An Irish Genealogy of Hemophilia—and a Mystery

With St. Patrick’s Day coming up, I thought it would be interesting to look at an Irish tale involving hemophilia. From our archivist and researcher from North Carolina, Richard Atwood: “Ghosts of the Missing (2020) is a cold case missing person mystery that accurately portrays hemophilia, then weaves it into the multigenerational story of missing girls and their ghosts. The author, Kathleen Donohoe, who serves on the board of Irish Americans Writers & Artists, lives in Brooklyn, New York.” From Amazon: In the vein of The Lovely Bones and The Little Friend, Ghosts of the Missing follows the mysterious disappearance of a twelve-year-old girl during a town parade and the reverberations of this tragedy throughout the town.

William Moye builds his foundry in the Hudson River Valley in what will become Culleton, New York. Irish-Catholic immigrants work in the foundry, which specializes in creating bells. The workers live in the shantytown called Cullytown. Helen Dunleavy, age 16 with green eyes, arrives in 1856 to work in the Moye household. She comes from Ballyineen (or Daughtertown) in Galway, Ireland. Dunleavy women are healers: they have the ability to cure. The women are also cursed: girls live, while the boys die in infancy. Helen brings to America the cure and the curse, or broken gene (later identified as factor VIII deficiency or hemophilia A). Her son dies, while her twin daughters, named Clara and Lucy, live. Clara does not have the gene. Lucy has it and passes it on.

Cassius Moye, the son of William, is born in 1843. He is captured during the Civil War, and develops tuberculosis. When he returns home, he writes The Lost Girl and Other Stories. His cousin Augustus runs the foundry. At his death in 1884, Cassius passes the Moye House to his publisher, who eventually sells it to Marjorie Moye Pearse, a descendant of Augustus, in 1946. The Moye House Writers’ Colony is established in 1953 to be located in the house where Cassius Moye was born. Culleton holds a Lost Girl celebration every October 27. Cecilia Burke, a descendant of Lucy Dunleavy, marries Daragh McCrohan and has two sons, Michan and Cathal. Both sons have hemophilia. Their factor VIII is a miracle treatment: it saved them before it killed them. “Factor VIII was a blood product manufactured as a powdered concentrate that caused blood to clot.” (p. 79). Michan, born in 1967, is spared HIV due to immunity or resistance, but acquires Hepatitis C. He becomes a poet and a professor at Gilbride College.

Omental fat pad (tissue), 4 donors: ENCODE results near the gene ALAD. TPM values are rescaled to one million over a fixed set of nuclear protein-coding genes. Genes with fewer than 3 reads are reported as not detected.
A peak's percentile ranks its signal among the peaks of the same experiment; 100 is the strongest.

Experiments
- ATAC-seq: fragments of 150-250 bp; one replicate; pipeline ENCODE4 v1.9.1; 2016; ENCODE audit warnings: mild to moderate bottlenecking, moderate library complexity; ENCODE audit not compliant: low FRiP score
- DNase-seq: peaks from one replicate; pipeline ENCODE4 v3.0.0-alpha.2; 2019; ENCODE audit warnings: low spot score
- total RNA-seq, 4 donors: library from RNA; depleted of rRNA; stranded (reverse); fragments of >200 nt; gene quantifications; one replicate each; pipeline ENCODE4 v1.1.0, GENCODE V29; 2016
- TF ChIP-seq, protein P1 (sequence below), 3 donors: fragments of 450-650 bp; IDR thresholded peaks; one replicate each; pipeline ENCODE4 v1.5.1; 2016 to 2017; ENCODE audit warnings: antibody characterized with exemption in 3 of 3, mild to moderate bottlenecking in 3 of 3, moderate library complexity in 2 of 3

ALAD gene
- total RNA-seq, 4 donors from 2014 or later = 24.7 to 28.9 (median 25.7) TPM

As a bachelor, Michan takes up residence in Moye House and publishes Lost Girls: An Anthology of Stories Written at Moye House Writers’ Colony. Cathal and his wife Lissa acquire HIV and die of AIDS, while their daughter Adair develops AIDS. Michan brings the orphan Adair, then 11, to Moye House in 1994. Rowan Kinnane is a fifth cousin of Adair McCrohan (Helen Dunleavy is four times great grandmother to both girls). Rowan, a descendant of Clara Dunleavy, befriends Adair, who is shunned at school for having AIDS. On October 28, 1995, Rowan, aged 12, disappears under suspicious circumstances. The police never solve her case.

Adair starts HAART treatment, an antiviral cocktail, in 1996. Adair experiences visions of Rowan. In 2010 while living in Brooklyn, she stops taking her medicines to be hospitalized with pneumonia. She returns to Moye House under the care of Michan, once again. Ciaran Riordan, a stepbrother of Rowan living in Ballyineen, Ireland, enrolls in the Moye House Writers’ Colony to research missing children, including Rowan. Both Adair and Ciaran investigate the disappearance of Rowan by eliminating suspects and finding clues associated with the rowan tree, or quicken tree, located next to the Rosary Chapel and a book of magic called A Charm for Lasting Love: Spells and Cures from Ireland, that includes a cure for the chronically ill.

Adair McCrohan explains hemophilia: “Culleton had known for a century that my family was cursed. Boys die. Girls live. At least this was how they put it before the disease was called by its proper name: hemophilia. From the Greek: haima = blood + philia = to love. Though ‘to love’ in this context is interpreted as “tendency to.” The blood doesn’t clot properly. Tendency to bleed. Women are carriers. Their sons get the disease but their daughters don’t.”

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